Scientists are discrediting previous claims about KIC 8462852, popularly known as “Tabby’s star,” that suggest industrious aliens are gradually enclosing it in a vast shell called a Dyson sphere.
Public interest in the star, which sits about 1,480 light-years away in the constellation Cygnus, began last fall when Tabetha (Tabby) Boyajian, an astronomer at Yale University, posted a paper reporting that planet hunters—citizen scientists formed to search data from the Kepler space telescope for evidence of exoplanets—had found unusual fluctuations in the light coming from the otherwise ordinary F-type star—one that is slightly larger and hotter than the sun.
The most remarkable of these fluctuations consisted of dozens of uneven, unnatural-looking dips that appeared over a 100-day period indicating that a large number of irregularly shaped objects had passed across the face of the star and temporarily blocked some of the light coming from it.
Media interest went viral last October when astronomers from Penn State suggested KIC 8462852’s “bizarre light curve” was “consistent with” a swarm of alien-constructed megastructures.
The attention caused scientists at the SETI Institute to train its Allen Telescope Array on the star to see if they could detect any radio signals indicating the presence of an alien civilization. In November it reported finding “no such evidence” of signals with an artificial origin.
“Something seems to be transiting in front of this star, and we still have no idea what it is.”
Then another study released in January by Louisiana State University threw even more fuel on the fire of alien speculation by announcing that the brightness of Tabby’s star had dimmed by 20 percent over the last century: a finding particularly difficult to explain by natural means but consistent with the idea that aliens were gradually converting the material in the star’s planetary system into giant megastructures that have been absorbing increasing amounts of energy from the star for more than a century. That study has been accepted for publication in the Astrophysical Journal.
Now, a new study—also accepted for publication in the Astrophysical Journal—has taken a detailed look at the observations on which the January study was based and concluded there is no credible evidence that the brightness of the star been steadily changing over this period.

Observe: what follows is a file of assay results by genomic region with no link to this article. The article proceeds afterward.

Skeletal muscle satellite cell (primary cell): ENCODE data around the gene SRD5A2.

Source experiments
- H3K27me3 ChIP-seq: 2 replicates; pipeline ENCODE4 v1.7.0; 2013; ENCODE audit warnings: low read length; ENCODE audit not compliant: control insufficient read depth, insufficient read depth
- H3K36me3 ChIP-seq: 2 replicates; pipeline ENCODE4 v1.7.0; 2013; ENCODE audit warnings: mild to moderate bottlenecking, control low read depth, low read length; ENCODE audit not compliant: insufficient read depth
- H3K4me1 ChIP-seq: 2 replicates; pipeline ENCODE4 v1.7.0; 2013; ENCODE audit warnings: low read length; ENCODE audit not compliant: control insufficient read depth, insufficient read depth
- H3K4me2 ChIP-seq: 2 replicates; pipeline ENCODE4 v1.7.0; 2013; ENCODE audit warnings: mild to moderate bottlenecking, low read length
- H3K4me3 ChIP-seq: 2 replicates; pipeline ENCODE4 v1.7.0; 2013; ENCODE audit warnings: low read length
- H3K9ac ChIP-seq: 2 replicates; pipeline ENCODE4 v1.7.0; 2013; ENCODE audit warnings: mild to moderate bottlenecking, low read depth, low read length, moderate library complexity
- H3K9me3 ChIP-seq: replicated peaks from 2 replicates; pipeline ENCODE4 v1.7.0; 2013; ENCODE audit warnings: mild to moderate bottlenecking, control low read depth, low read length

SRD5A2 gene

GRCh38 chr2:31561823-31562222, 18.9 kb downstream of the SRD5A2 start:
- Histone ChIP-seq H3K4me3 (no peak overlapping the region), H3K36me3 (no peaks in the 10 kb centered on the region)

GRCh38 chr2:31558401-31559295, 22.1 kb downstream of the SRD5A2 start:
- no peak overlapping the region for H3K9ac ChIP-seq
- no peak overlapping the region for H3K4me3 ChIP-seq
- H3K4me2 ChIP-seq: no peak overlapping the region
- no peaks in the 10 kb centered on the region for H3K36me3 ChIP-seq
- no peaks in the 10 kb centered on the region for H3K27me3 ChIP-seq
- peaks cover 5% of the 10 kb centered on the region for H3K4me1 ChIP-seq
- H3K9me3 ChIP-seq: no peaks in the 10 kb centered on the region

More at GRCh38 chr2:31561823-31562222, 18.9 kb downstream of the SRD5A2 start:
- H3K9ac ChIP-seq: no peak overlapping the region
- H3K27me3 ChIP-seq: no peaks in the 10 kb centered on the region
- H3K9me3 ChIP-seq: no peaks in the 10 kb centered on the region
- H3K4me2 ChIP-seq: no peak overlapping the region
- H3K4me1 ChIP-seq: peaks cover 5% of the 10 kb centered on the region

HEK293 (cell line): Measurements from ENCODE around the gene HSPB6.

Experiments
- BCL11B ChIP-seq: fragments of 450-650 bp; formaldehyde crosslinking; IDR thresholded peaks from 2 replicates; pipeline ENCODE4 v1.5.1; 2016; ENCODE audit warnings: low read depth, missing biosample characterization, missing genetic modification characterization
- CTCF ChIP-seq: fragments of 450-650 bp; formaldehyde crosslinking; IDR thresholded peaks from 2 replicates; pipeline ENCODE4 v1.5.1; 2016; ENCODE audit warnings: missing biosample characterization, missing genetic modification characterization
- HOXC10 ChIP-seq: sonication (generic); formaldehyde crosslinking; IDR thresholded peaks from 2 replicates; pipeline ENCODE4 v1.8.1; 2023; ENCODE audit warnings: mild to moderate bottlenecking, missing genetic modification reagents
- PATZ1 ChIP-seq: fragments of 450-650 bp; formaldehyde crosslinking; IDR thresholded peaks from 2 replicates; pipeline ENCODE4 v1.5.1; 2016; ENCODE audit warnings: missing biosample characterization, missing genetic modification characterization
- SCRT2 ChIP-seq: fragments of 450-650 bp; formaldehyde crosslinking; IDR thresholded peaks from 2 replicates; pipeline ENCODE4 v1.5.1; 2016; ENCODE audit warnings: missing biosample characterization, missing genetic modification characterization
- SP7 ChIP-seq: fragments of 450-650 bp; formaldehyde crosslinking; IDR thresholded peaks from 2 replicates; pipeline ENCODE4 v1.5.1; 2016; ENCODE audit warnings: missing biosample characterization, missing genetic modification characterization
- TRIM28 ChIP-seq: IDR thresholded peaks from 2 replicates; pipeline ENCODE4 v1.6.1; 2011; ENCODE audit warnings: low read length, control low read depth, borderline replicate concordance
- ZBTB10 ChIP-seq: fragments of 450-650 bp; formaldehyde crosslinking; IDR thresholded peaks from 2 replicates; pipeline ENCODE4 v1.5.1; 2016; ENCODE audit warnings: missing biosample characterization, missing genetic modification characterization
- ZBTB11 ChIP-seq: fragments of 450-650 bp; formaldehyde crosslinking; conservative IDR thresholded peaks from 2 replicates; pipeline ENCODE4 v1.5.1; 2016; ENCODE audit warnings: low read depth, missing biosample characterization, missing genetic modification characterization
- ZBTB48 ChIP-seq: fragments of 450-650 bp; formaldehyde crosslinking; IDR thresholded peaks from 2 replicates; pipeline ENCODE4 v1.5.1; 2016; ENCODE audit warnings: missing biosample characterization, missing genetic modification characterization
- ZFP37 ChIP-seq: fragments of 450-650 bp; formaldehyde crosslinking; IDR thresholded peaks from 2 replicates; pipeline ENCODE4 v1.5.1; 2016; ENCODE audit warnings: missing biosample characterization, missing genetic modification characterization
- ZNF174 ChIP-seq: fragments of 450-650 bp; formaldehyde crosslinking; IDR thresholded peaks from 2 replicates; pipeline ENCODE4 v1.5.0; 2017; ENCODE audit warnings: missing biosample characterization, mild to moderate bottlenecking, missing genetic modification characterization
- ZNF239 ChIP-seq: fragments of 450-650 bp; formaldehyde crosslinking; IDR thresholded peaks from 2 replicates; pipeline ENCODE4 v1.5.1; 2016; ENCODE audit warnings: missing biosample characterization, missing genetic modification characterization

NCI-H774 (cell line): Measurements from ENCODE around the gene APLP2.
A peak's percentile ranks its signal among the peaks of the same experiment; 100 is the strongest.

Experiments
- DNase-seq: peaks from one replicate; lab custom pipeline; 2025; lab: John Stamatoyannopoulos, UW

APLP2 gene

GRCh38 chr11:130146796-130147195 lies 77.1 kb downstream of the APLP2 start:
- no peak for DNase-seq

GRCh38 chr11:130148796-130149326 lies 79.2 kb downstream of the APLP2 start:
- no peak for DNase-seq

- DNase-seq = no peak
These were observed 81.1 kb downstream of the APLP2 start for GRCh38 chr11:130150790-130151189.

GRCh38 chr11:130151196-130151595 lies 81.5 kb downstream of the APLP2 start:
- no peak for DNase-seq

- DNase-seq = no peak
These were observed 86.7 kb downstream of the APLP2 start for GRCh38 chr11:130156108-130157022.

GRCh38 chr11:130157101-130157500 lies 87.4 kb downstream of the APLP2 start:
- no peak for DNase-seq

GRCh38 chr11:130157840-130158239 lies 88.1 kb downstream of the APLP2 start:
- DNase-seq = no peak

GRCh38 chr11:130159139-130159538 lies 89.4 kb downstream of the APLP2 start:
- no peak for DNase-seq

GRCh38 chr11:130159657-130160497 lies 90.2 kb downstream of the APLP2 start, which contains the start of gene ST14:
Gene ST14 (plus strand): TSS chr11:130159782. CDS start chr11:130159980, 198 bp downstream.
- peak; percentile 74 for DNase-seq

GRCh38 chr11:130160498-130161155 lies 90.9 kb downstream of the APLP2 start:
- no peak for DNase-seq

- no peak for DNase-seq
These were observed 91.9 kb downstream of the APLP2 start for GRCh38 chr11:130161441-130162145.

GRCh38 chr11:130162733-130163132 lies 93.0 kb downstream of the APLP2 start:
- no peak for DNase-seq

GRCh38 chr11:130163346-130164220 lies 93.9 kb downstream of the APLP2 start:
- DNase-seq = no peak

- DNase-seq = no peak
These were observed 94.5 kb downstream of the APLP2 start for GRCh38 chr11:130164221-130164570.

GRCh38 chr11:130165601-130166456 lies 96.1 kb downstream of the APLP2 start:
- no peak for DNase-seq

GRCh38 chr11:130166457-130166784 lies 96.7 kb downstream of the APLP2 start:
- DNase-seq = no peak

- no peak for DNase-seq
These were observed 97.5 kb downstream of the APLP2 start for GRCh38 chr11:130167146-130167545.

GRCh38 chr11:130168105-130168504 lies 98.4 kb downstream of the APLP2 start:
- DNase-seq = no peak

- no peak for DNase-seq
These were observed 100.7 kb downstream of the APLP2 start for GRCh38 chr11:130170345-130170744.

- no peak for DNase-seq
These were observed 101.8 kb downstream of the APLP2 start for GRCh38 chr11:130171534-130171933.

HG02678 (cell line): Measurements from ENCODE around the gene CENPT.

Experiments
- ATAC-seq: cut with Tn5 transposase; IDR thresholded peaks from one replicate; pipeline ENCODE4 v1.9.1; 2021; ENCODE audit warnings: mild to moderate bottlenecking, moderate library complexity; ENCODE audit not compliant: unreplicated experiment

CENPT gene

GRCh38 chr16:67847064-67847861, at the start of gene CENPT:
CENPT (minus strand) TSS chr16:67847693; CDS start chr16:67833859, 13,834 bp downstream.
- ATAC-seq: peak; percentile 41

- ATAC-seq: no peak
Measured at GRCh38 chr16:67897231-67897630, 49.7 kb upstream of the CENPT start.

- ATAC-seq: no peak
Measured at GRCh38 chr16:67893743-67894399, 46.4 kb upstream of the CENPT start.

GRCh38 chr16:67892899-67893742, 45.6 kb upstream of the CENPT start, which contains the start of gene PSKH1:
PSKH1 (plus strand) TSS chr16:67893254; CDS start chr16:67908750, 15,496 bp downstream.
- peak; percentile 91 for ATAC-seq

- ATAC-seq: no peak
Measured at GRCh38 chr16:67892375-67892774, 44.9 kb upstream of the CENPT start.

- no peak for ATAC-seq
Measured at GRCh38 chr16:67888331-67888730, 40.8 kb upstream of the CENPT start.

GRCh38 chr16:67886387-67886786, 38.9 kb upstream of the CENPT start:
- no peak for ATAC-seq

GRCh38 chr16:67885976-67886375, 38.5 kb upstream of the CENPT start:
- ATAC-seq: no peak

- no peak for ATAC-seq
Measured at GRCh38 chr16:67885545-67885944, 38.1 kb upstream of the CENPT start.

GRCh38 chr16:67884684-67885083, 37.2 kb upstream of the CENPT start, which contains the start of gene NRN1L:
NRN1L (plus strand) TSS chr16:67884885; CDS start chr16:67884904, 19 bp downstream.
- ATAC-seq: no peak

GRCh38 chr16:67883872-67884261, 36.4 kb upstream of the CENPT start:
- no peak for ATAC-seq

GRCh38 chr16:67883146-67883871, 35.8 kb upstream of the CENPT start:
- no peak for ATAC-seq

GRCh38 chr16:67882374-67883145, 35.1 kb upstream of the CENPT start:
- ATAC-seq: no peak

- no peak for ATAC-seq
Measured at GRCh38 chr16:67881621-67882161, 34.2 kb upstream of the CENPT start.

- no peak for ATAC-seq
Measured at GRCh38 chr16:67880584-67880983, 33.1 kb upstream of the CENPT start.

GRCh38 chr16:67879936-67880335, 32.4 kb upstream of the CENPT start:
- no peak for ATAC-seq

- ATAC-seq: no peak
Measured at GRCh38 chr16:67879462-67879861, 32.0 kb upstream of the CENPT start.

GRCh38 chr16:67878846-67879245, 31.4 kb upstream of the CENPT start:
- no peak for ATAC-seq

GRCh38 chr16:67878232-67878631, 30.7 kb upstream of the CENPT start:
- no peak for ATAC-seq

Most mysterious star in universe
The January study caught the attention of Michael Lund, a doctoral student at Vanderbilt University, because it was based on data from a unique resource: Digital Access to a Sky Century @ Harvard (DASCH).
DASCH consists of more than 500,000 photographic glass plates taken by Harvard astronomers between 1885 and 1993, which the university is digitizing. Lund was concerned that the apparent 100-year dimming of Tabby’s star might just be the result of observations having been made by a number of different telescopes and cameras that were used during the past century.
Lund convinced his advisor, Keivan Stassun, professor of physics and astronomy, and Joshua Pepper, a Lehigh University astronomer, that the question was worth pursuing. After they began the study, they discovered that another team—German amateur astronomer Michael Hippke and NASA postdoctoral fellow Daniel Angerhausen—were conducting research along similar lines.
“Whenever you are doing archival research that combines information from a number of different sources, there are bound to be data precision limits that you must take into account,” Stassun says. “In this case, we looked at variations in the brightness of a number of comparable stars in the DASCH database and found that many of them experienced a similar drop in intensity in the 1960s. That indicates the drops were caused by changes in the instrumentation not by changes in the stars’ brightness.”
Even if aliens are not involved, Tabby’s star remains “the most mysterious star in the universe” Boyajian says.
Planet hunters first detected something unusual in the star’s light curve in 2009. They found a 1 percent dip that lasted a week. This is comparable to the signal that would be produced by a Jupiter-sized planet passing in front of the star. But planets produce symmetric dips and the one they found was decidedly asymmetric, like something that would be produced by an irregular-shaped object like a comet.
The light from the star remained steady for two years, then it suddenly took a 15 percent plunge that lasted for a week.
Another two years passed without incident but in 2013 the star began flickering with a complex series of uneven, unnatural looking dips that lasted 100 days. During the deepest of these dips, the intensity of the light coming from the star dropped 20 percent. It would take an object 1,000 times the area of the Earth transiting the distant star to produce such a dramatic effect, Boyajian says.
“The Kepler data contains other cases of irregular dips like these, but never in a swarm like this,” Stassun says.
Boyajian and her colleagues considered a number of possible explanations, including variations in the star’s output, the aftermath of an Earth/Moon type planetary collision, interstellar clumps of dust passing between the star and earth, and some kind of disruption by the star’s apparent dwarf companion. However, none of their scenarios could explain all of the observations. Their best explanation was a giant comet that fragmented into a cascade of thousands of smaller comets. (This hypothesis took a hit when the LSU study was announced because it could not explain a century-long dimming.)
“What does this mean for the mystery? Are there no aliens after all? Probably not,” Hippke says. “Still, the dips found by Kepler are real. Something seems to be transiting in front of this star, and we still have no idea what it is.”
Source: Vanderbilt University
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